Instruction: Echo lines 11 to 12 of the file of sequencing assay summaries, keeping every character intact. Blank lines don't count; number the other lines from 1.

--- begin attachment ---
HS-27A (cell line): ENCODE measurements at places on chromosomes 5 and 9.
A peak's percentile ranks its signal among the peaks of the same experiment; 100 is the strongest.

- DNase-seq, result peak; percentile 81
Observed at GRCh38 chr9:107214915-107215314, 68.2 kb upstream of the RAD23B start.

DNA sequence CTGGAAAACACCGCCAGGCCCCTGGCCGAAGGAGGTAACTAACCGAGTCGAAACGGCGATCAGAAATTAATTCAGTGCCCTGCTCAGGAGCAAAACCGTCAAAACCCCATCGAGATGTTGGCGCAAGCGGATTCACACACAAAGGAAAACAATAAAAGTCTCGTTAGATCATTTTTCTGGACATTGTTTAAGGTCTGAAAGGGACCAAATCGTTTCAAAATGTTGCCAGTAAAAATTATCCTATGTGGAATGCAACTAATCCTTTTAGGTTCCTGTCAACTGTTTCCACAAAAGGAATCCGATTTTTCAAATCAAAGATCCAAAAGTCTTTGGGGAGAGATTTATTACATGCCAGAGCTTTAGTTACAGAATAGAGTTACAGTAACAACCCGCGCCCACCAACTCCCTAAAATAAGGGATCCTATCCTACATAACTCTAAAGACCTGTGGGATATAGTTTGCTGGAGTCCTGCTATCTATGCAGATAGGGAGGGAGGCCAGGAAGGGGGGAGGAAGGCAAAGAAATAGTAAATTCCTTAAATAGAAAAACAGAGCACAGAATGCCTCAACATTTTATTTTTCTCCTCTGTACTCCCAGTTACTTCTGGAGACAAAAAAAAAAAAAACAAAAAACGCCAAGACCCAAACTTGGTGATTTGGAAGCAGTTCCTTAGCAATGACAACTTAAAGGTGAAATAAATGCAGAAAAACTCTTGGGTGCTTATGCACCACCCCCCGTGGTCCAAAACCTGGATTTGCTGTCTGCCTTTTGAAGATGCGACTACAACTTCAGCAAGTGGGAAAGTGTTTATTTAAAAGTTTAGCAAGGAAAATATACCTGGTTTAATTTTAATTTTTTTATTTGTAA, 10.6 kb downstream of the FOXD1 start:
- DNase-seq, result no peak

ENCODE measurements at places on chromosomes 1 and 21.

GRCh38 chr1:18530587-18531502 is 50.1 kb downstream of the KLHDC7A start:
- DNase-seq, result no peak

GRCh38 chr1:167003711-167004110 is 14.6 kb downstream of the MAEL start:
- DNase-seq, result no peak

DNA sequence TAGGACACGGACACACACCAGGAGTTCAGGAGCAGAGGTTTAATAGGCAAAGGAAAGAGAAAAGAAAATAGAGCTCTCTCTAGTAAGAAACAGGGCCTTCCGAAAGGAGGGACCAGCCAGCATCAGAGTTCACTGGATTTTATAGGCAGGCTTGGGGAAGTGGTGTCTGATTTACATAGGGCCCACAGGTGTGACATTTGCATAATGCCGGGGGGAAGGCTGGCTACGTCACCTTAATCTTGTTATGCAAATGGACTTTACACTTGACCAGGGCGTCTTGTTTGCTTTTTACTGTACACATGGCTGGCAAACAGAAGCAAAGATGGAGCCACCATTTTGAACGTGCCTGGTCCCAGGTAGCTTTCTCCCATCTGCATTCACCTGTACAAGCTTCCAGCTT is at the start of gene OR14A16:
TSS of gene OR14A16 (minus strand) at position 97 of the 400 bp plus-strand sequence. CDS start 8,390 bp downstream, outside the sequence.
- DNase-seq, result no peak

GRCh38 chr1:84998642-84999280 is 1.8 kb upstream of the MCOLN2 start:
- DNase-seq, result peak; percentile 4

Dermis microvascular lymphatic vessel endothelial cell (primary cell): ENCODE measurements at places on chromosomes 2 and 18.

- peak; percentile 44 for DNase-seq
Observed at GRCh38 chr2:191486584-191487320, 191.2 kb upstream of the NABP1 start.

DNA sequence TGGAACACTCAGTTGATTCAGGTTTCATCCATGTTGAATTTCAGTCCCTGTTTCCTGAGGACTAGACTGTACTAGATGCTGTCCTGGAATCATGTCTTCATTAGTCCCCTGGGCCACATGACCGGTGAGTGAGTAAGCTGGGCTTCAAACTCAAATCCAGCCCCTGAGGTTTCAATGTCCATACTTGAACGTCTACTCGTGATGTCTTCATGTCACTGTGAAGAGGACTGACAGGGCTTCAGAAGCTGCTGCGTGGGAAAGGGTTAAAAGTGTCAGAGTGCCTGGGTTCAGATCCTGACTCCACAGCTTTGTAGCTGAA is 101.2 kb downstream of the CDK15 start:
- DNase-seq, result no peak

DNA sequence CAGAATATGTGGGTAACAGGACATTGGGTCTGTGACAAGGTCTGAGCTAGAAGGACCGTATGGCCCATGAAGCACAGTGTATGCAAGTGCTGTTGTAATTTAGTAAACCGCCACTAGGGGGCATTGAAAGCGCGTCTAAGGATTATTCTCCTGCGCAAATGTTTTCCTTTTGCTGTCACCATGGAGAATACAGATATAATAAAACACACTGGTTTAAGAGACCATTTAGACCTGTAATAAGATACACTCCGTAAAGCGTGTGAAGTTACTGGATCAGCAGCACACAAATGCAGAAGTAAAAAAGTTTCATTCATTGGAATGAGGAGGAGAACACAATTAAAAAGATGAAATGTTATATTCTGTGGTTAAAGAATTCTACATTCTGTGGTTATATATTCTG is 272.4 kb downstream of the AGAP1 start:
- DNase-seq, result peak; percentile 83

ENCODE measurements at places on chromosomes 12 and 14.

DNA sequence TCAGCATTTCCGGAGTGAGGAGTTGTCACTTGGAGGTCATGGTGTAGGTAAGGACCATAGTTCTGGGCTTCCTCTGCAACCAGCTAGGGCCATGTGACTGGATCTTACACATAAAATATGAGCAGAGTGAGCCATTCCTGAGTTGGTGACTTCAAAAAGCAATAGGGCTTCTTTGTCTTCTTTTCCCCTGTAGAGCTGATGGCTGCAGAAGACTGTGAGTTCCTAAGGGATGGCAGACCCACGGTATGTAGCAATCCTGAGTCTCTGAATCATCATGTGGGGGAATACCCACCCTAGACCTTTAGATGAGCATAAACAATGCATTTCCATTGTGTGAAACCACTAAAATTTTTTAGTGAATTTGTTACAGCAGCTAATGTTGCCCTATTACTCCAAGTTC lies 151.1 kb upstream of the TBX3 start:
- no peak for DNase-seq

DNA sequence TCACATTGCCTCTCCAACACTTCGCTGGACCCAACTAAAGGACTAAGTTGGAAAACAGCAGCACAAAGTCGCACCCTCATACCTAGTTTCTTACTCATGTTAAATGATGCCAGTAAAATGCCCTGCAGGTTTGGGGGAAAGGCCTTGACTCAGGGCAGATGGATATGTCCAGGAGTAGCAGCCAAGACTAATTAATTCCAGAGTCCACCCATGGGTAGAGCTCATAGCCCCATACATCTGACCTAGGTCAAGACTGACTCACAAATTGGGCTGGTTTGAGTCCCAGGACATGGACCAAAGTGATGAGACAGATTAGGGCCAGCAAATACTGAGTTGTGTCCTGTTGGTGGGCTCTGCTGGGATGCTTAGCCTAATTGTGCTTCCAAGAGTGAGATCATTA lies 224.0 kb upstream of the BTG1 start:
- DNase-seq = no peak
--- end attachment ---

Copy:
- DNase-seq, result no peak

DNA sequence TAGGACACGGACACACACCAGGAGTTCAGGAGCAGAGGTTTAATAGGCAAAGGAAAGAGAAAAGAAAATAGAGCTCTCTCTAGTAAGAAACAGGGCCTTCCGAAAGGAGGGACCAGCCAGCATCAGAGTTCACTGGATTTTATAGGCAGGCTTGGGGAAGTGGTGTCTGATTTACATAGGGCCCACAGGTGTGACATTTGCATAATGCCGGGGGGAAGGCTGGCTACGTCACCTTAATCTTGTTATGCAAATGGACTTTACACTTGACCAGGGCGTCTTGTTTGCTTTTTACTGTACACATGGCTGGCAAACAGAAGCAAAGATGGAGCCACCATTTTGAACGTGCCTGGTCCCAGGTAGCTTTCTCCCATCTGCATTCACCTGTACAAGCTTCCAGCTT is at the start of gene OR14A16: